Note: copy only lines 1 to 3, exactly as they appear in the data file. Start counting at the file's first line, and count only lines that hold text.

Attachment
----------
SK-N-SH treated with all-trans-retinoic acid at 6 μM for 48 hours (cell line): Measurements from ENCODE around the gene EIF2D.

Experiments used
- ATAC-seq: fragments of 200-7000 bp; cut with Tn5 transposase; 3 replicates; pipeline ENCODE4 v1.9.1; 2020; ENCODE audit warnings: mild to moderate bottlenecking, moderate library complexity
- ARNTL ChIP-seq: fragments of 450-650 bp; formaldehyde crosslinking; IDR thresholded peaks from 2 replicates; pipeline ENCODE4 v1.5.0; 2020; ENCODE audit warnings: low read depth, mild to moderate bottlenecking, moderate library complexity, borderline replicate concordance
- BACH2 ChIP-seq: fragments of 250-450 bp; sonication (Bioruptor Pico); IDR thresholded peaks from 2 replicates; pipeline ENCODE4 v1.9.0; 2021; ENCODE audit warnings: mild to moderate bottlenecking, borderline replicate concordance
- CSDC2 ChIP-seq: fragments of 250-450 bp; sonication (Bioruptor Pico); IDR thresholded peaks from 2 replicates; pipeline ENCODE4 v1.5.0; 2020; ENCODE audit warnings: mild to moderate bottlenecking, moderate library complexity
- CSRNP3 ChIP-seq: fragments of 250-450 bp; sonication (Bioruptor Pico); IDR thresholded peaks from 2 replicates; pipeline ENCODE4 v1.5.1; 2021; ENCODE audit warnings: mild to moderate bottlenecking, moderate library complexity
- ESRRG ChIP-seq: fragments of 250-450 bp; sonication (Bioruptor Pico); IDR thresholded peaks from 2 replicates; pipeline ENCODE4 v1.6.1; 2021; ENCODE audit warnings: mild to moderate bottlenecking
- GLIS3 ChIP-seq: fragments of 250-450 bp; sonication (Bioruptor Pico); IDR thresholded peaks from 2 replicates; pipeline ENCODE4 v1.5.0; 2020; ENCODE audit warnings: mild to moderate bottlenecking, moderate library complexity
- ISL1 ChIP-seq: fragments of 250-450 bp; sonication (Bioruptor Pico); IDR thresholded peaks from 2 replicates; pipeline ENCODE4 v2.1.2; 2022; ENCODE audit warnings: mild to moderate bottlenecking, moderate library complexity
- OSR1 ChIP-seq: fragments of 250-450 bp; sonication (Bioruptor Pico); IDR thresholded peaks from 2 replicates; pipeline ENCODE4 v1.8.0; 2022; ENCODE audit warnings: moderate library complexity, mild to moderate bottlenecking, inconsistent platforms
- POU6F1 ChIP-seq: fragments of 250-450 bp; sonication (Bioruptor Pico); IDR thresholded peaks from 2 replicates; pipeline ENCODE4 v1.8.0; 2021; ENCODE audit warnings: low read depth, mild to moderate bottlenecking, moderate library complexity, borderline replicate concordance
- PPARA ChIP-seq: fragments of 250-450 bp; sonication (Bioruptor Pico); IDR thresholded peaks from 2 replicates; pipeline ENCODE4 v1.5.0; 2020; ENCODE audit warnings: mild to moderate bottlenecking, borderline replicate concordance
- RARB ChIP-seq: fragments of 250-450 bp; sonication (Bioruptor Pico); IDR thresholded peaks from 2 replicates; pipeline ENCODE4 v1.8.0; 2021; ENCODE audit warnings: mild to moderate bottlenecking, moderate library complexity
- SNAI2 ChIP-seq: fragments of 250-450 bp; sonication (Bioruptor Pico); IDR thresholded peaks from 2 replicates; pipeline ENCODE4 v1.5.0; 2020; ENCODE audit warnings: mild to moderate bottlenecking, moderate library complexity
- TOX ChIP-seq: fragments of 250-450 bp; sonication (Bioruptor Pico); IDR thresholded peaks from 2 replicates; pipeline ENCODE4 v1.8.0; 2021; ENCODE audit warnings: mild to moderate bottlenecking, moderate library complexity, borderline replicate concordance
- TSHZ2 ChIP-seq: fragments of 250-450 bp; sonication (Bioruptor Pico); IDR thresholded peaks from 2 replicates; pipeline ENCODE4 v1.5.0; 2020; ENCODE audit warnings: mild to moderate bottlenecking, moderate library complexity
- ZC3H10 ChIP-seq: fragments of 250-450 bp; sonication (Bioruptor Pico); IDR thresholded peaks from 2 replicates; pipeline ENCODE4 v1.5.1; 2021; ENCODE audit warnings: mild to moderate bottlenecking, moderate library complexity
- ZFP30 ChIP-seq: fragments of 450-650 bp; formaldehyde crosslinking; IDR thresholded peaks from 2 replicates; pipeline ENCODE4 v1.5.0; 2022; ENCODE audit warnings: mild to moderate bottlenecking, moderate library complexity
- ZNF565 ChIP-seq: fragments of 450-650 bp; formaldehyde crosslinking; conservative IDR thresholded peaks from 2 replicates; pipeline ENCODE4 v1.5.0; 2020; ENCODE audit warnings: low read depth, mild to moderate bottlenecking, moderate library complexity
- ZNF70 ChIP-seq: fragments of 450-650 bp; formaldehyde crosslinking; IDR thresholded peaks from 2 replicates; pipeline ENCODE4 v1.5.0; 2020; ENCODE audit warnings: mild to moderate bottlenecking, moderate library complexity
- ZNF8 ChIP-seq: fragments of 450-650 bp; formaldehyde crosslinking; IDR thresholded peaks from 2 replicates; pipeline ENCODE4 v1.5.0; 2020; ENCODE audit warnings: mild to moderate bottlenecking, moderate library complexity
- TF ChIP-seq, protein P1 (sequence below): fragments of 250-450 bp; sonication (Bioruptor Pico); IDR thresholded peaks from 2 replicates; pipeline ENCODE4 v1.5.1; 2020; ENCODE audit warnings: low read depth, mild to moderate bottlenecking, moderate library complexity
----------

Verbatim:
SK-N-SH treated with all-trans-retinoic acid at 6 μM for 48 hours (cell line): Measurements from ENCODE around the gene EIF2D.

Experiments used
- ATAC-seq: fragments of 200-7000 bp; cut with Tn5 transposase; 3 replicates; pipeline ENCODE4 v1.9.1; 2020; ENCODE audit warnings: mild to moderate bottlenecking, moderate library complexity